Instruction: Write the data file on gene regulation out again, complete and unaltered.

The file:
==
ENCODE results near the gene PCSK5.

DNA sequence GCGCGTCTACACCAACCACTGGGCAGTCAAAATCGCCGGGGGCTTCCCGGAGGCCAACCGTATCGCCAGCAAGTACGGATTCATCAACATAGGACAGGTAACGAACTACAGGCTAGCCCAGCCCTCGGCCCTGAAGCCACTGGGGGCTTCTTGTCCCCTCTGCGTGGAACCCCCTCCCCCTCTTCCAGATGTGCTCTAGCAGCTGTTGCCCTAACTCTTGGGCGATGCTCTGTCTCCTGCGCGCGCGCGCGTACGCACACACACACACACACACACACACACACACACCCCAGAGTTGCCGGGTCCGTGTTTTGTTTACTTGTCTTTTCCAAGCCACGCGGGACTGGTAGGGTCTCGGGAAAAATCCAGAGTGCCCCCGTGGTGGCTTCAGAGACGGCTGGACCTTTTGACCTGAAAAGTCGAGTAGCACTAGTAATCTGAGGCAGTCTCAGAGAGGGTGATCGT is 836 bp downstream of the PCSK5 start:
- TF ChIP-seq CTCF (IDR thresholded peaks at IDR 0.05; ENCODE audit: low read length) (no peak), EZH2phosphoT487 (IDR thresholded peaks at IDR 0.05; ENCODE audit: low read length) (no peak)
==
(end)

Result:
ENCODE results near the gene PCSK5.

DNA sequence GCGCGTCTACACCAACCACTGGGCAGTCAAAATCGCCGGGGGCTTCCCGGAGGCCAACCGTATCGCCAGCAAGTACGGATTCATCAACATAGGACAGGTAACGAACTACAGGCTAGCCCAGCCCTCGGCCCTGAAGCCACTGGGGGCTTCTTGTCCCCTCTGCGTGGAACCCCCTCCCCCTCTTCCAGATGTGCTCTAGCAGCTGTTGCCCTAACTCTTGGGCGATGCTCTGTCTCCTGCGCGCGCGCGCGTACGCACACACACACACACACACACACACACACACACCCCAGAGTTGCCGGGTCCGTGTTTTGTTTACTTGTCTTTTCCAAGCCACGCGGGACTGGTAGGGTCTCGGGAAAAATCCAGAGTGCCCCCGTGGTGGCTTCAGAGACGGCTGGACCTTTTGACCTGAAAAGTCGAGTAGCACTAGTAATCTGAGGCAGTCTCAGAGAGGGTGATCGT is 836 bp downstream of the PCSK5 start:
- TF ChIP-seq CTCF (IDR thresholded peaks at IDR 0.05; ENCODE audit: low read length) (no peak), EZH2phosphoT487 (IDR thresholded peaks at IDR 0.05; ENCODE audit: low read length) (no peak)